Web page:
My doctor also wanted me to have some other tests. I did not commit to them at the time, knowing that funds are limited. The blood tests I did get done via Life Extension. The other test he wanted was a virtual colonoscopy. That is understandable. However, if something shows up, then I would have to follow with a regular colonoscopy. If something were found there, surgery would probably be recommended after that. These things are pretty much out of the question financially. The doctor’s concerns were legitimate, and I do understand his frustration. However, something did occur as I was leaving that may keep me from going back to that office.
What Will I Do?
So, what will I do? That is something over which I have spent many hours in prayer and research. Although IBD could certainly be a cause of the low ferritin, it is important to look at all factors and possibilities. There is no way to know without testing if there is any kind of cancer, or maybe a genetic disorder, or something like that. Even if I found out I had one of these things, what could I do? Lack of finances prohibits many avenues of taking care of them. Most likely I would take the natural route anyway. So, that is the direction I decided to go.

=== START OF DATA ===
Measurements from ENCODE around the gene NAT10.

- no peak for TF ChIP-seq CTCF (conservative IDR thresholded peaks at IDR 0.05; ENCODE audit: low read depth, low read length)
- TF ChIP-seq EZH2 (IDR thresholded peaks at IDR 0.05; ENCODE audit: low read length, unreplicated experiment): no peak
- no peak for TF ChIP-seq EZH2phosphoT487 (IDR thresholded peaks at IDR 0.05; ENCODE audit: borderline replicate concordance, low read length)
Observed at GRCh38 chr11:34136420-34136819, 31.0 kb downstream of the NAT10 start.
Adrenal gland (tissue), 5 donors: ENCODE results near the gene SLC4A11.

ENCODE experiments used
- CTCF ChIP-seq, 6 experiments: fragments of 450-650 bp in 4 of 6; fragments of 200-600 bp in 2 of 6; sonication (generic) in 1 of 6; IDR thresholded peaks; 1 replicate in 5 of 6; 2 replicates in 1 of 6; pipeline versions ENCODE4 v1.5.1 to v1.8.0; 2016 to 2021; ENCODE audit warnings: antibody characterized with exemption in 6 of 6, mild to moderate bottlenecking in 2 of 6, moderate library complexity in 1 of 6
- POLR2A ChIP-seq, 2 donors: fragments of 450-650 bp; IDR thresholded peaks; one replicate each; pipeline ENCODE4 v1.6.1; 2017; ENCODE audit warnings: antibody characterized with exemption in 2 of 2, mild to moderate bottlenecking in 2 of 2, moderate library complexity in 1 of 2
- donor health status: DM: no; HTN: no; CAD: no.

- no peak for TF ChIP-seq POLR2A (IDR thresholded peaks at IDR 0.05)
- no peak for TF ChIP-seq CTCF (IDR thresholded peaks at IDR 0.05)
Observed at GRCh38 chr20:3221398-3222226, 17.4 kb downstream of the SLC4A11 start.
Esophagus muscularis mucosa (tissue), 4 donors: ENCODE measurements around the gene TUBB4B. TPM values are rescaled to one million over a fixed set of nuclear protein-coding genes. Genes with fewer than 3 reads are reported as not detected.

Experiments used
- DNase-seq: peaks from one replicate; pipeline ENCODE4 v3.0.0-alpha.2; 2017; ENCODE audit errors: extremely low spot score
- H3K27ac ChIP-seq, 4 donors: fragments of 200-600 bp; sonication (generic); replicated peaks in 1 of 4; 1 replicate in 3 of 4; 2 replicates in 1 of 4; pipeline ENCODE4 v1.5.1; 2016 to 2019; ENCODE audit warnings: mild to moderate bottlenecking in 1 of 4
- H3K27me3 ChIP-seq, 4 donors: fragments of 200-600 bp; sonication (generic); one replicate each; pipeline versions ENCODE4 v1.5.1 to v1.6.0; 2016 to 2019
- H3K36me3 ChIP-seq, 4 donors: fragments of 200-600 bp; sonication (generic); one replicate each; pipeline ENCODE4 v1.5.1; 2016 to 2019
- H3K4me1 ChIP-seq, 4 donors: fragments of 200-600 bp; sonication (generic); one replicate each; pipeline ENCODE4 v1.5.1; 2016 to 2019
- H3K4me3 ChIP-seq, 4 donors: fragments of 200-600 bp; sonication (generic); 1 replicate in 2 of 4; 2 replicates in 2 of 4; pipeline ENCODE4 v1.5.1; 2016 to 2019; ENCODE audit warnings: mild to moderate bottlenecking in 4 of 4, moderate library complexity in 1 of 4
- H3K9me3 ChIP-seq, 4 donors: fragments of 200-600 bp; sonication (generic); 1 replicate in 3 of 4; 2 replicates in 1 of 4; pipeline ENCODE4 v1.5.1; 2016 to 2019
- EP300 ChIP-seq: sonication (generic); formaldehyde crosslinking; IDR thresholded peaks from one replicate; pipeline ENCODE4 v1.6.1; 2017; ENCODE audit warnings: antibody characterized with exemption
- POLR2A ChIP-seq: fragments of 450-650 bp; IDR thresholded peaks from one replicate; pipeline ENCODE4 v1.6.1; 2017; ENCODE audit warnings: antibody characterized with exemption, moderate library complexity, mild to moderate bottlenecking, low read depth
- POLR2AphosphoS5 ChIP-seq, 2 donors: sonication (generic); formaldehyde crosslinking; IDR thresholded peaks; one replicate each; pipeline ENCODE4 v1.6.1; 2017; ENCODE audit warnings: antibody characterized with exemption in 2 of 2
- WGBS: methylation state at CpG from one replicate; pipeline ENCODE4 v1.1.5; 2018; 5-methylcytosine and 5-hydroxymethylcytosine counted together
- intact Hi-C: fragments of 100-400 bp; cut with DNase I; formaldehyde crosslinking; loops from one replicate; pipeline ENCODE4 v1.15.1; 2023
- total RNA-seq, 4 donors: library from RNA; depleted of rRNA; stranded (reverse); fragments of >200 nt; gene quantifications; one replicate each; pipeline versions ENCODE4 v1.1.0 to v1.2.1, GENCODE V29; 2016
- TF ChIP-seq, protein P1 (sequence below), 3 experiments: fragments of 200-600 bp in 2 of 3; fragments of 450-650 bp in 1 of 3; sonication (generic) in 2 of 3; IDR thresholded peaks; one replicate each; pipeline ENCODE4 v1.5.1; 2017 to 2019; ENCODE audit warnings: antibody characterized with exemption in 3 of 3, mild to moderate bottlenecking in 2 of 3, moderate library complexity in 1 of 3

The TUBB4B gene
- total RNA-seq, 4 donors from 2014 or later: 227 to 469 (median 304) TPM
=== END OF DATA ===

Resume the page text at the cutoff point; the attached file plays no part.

How to start?
Well, one thing to consider is that, with so many GI problems for so long, my body is probably not utilizing nutrients like it should. Many illnesses can result from various nutritional deficiencies. There is a test that can check for deficiencies in just about every area, but it is nearly $400. The test is not an option now, but maybe it can be done in the future. In light of that, a good overall nutrient packed diet is probably a good place to start.